What Does Copyright Protect?
In the United States, copyright protects “original works of authorship fixed in any tangible medium of expression, now known or later developed, from which they can be perceived, reproduced, or otherwise communicated, either directly or with the aid of a machine or device.” A work in fixed form does not need to be registered with the U.S. Copyright Office or marked with the symbol © or the word “Copyright” to be copyright protected.
This includes: literature, music, dramatic performances, choreography and dance, pictures, and graphics, sculptures, audiovisual works, architectural works, software and other creative outputs in fixed, tangible medium.
What Does Copyright Not Protect?
Copyright does not protect facts, ideas, procedures, processes, systems, methods, concepts, principles, or discoveries, “regardless of the form in which these are described, explained, illustrated, or embodied” in a copyrighted work (U.S.C. 17 §102).
Who Owns Copyright?
Under U.S. Copyright Law, the author of an original work in fixed form owns the copyright to the work unless the author was hired to create the work, in which case copyright is owned by the employer. The Intellectual Property Policy of Carnegie Mellon University explains who owns the intellectual property created by faculty, students, and staff in their relationship with Carnegie Mellon.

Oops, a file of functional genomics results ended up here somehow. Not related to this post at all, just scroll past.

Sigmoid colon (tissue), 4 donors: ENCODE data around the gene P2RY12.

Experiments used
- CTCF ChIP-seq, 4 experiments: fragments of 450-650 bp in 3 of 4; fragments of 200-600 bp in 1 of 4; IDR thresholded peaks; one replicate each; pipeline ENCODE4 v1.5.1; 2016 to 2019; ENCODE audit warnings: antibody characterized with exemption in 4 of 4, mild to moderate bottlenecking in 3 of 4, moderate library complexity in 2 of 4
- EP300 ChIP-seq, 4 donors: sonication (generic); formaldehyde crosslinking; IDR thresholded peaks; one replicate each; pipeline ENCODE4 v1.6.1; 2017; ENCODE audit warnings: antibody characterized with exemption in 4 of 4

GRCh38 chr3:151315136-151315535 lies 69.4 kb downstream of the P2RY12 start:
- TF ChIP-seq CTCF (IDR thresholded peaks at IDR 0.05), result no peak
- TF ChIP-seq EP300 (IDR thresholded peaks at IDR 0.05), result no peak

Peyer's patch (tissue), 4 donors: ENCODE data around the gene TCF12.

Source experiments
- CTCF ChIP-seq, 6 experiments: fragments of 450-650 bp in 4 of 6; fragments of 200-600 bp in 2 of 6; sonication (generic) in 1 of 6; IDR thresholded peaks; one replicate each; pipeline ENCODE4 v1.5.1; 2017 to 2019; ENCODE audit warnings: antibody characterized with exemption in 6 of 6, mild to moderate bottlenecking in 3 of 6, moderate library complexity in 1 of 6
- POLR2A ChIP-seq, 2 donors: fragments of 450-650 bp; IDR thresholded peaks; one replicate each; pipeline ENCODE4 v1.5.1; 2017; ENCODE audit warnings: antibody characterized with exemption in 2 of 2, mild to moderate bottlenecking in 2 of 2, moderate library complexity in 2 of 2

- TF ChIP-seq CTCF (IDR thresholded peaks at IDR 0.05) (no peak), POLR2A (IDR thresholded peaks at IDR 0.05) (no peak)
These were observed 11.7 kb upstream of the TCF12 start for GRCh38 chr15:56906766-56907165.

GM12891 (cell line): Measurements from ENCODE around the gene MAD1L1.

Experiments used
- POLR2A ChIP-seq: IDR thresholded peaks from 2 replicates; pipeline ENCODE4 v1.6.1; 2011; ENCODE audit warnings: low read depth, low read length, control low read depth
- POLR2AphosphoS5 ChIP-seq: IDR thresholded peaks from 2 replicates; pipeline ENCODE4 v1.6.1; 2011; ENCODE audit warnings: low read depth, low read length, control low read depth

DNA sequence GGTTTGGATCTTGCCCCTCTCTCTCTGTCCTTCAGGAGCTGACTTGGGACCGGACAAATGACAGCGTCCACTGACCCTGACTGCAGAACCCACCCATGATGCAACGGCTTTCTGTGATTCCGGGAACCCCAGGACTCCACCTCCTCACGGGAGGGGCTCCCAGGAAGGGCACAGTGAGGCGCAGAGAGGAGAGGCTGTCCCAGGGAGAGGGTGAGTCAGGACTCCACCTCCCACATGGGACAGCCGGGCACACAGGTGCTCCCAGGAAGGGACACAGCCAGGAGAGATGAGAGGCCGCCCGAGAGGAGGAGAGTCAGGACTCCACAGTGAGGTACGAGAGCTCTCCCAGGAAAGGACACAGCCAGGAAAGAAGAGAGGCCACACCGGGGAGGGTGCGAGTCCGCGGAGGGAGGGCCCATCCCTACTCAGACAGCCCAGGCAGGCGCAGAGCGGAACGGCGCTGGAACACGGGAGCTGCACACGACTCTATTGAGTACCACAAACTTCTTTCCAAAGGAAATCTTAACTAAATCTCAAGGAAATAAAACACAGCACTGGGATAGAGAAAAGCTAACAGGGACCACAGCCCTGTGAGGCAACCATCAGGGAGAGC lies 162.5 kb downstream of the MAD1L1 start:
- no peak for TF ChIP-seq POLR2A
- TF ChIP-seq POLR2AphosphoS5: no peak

What Rights do Copyright Owners Have?
Copyright owners have the exclusive rights to copy and distribute their work, to perform or display it publicly, and to make derivative works (U.S.C. 17 §106). If someone else wants to use the work, the copyright owner’s permission is required unless the use is granted by a licensing agreement or an exception or limitation in the Copyright Act. Exceptions and limitations are addressed in the Fair Use Policy of Carnegie Mellon University.
Copyright owners can legally transfer their exclusive rights, individually or grouped, to someone else. The transfer can be exclusive or non-exclusive. After exclusive transfer of a right, the author no longer retains that right and cannot transfer or license that right to others. After a non-exclusive transfer, the author still retains the transferred right and can transfer or license that right to others. Carnegie Mellon encourages authors to be wary of exclusive transfer of their copyrights, particularly to commercial publishers.
Using Copyrighted Works
U.S. copyright law specifies many limitations and exceptions to the copyright owner’s exclusive rights, most notably fair use. If the right to use someone else’s copyrighted work in a particular way is not granted by copyright law or a licensing agreement, you must acquire written permission for the use, either through a licensing agency or directly from the copyright owner. Alternatively you could find another work to use, for example, a work in the public domain (copyright expired).
U.S.C. 17 §102 - Code relevant to copyright protection
U.S.C. 17 §107 - Code relevant to fair use exceptions
U.S.C. 17 §108 - Code relevant to exceptions for libraries and archives
U.S.C. 17 §109 - Code relevant to first sale (the right to sell or loan a copyrighted item you have purchased)
U.S.C. 17 §201-205 - Code relevant to copyright ownership and transfer
U.S.C. 17 §301-305 - Code relevant to copyright duration